KALIMNA PARK is a bushland reserve on the north eastern outskirts of Castlemaine comprising 175 ha. During the gold rush the area was almost totally denuded and the ground turned over. In time, coppice regrowth has produced a box-ironbark woodland with a characteristic ecosystem of plants, birds and less visible wildlife. Over 28 species of different orchids and rare plants have been identified. Kalimna Park is now a part of the Castlemaine Diggings National Heritage Park(CDNHP).

Kalimna Point is close to the town and from the early days was a destination for residents to visit as it allowed good views of the district. Between 1903 and the late 1920s the community planted a mix of European and Australian trees around the point and set up benches, a rotunda and a direction finder. Remnants of these avenue plantings and paths still exist.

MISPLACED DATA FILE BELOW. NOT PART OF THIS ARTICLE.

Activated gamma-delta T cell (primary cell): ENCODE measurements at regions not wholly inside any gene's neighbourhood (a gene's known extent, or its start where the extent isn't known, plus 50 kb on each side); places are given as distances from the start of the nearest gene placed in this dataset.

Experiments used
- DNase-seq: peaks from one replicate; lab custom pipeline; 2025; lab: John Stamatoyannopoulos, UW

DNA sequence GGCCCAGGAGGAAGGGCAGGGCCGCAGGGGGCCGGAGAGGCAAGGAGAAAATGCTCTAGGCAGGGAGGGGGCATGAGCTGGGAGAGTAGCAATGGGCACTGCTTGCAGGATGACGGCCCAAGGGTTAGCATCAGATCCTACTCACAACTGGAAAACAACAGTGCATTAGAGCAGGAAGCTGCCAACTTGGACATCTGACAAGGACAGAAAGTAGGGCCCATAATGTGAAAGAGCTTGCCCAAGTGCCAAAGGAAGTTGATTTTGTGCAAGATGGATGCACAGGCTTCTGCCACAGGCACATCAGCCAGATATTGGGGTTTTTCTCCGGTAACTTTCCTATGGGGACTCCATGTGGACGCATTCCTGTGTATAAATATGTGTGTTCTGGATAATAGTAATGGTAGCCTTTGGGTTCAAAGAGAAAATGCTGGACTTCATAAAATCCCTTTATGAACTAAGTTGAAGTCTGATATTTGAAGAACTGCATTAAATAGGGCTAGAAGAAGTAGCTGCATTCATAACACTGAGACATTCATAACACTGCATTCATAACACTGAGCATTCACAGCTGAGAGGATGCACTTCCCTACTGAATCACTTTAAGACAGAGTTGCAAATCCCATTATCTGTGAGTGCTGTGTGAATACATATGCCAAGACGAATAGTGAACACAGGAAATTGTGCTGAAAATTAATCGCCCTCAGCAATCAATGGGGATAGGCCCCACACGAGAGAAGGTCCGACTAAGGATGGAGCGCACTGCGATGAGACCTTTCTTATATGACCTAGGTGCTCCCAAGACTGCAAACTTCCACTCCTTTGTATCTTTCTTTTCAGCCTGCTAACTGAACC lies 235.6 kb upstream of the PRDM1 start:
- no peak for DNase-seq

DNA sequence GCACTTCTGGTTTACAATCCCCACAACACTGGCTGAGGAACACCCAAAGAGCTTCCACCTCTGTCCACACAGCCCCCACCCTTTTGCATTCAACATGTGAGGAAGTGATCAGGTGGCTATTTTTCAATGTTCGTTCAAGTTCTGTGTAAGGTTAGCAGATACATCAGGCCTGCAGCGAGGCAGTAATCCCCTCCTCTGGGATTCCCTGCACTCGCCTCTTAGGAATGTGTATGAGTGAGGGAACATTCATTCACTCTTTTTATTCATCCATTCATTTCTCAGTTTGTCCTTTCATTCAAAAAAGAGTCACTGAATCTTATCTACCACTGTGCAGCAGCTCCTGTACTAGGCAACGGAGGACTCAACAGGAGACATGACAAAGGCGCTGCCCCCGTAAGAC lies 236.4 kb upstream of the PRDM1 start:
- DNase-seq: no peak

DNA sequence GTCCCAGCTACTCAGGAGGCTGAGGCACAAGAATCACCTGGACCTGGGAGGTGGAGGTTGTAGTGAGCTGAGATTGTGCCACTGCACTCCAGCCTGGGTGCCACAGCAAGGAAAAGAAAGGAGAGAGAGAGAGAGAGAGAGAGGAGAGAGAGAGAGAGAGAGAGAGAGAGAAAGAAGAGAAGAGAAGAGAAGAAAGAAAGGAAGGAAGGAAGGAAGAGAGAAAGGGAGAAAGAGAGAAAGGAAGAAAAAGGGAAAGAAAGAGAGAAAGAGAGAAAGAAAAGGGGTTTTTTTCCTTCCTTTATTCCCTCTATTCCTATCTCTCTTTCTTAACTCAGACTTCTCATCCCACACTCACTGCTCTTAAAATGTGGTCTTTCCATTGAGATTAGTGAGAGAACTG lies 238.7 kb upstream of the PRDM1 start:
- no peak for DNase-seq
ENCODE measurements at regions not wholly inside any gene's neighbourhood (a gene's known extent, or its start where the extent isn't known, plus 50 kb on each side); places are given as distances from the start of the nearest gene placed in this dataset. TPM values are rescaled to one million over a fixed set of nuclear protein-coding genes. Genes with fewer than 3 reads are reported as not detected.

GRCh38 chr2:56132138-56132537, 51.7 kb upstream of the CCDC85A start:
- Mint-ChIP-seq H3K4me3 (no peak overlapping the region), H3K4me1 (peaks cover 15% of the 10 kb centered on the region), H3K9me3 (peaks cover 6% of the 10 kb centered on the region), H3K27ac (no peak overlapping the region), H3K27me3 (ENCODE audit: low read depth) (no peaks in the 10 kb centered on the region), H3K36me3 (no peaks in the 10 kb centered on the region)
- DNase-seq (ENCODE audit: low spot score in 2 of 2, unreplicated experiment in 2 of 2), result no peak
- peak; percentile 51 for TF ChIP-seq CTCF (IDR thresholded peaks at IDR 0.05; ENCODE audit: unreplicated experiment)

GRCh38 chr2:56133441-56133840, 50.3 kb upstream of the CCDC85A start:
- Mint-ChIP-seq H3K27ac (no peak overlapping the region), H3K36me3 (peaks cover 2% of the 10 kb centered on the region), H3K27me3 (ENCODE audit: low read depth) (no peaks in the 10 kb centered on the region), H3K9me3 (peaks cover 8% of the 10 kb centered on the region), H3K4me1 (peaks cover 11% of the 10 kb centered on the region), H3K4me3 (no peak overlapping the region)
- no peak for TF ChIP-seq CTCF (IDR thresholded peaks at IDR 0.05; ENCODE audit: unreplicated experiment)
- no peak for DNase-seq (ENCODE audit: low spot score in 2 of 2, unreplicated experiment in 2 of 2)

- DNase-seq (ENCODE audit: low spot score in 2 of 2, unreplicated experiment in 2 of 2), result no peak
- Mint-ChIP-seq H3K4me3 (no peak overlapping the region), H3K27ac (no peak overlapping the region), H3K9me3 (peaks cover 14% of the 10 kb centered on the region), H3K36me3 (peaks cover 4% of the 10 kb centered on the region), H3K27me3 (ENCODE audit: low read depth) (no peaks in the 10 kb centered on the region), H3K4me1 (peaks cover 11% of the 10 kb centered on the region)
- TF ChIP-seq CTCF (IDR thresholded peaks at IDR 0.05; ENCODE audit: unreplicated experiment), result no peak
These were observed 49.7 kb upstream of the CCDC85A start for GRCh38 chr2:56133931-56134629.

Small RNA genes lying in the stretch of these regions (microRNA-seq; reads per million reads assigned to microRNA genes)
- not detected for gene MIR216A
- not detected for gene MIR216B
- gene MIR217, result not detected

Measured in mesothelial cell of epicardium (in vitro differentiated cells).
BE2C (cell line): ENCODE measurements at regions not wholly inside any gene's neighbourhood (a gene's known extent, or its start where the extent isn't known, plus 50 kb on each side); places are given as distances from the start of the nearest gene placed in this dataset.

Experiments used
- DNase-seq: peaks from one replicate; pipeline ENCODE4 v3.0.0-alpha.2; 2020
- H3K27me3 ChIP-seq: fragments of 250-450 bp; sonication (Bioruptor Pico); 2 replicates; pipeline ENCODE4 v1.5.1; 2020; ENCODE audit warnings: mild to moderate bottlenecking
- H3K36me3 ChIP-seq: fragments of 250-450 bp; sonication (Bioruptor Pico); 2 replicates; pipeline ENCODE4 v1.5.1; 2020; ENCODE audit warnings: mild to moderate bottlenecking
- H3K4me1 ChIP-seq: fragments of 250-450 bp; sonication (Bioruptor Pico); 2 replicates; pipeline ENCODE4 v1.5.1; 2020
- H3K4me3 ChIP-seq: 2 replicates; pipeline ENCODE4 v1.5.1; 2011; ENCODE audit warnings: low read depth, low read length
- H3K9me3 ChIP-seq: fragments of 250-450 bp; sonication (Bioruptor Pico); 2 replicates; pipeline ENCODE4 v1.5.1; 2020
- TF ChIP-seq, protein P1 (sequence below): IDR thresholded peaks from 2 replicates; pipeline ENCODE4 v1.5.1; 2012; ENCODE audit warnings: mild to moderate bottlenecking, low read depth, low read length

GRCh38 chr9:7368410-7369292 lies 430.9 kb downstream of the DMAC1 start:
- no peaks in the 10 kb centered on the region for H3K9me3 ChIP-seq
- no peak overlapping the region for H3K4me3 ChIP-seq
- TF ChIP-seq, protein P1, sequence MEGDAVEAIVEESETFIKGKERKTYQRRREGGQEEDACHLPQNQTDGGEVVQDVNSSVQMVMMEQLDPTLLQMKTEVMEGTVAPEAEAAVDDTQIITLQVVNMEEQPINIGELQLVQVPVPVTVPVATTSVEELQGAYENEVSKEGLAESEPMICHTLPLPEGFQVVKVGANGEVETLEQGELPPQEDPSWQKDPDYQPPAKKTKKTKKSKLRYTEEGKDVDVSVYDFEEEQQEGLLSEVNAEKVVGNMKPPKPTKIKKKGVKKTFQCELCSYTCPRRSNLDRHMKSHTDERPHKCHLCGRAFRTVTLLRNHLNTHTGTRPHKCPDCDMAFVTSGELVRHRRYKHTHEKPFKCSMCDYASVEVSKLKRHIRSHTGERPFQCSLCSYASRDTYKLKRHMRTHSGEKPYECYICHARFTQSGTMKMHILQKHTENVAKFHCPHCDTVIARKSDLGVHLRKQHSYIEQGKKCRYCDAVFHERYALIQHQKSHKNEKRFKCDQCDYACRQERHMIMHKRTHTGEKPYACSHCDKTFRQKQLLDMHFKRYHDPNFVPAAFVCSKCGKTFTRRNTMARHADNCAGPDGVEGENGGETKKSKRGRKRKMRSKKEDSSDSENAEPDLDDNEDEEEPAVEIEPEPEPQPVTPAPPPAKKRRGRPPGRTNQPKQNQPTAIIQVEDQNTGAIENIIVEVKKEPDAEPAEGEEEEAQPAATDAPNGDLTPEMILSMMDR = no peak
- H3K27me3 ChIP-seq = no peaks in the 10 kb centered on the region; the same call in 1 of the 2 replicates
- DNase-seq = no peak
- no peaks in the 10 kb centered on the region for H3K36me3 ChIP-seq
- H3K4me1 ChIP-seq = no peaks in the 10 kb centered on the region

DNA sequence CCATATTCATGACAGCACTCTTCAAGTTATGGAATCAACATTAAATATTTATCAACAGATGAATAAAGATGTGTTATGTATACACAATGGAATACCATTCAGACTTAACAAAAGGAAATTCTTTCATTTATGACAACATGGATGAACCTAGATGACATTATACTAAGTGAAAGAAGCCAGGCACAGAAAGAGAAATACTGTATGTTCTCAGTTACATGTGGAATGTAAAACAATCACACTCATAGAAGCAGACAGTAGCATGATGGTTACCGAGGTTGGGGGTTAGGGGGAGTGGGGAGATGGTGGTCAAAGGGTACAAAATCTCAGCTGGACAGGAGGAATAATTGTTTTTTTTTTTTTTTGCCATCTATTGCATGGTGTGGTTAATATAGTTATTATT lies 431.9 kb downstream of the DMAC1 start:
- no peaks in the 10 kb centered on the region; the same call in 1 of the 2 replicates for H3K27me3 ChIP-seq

Karrook Bushland Reserve. A decade ago the Friends rallied the community to raise funds to purchase this 25 ha block at the northern end of the park. This block contains the grave of the unknown miner dating back to the gold rush (circa 1850s). The reserve, now part of the CDNHP, contains mature ironbarks over 200 years old.

Eltham Copper Butterfly. Castlemaine is one of only 3 locations of this threatened species. In spring the Notoncus ants escort the larvae from the nest at the base of the Sweet Bursaria plant up on to the plant to feed during the evening. The butterflies hatch in early summer.

Friends of Kalimna Park began in 1971 and have been involved in re-vegetation, weed clearing, walks and enjoyment of the park. New members always welcome.

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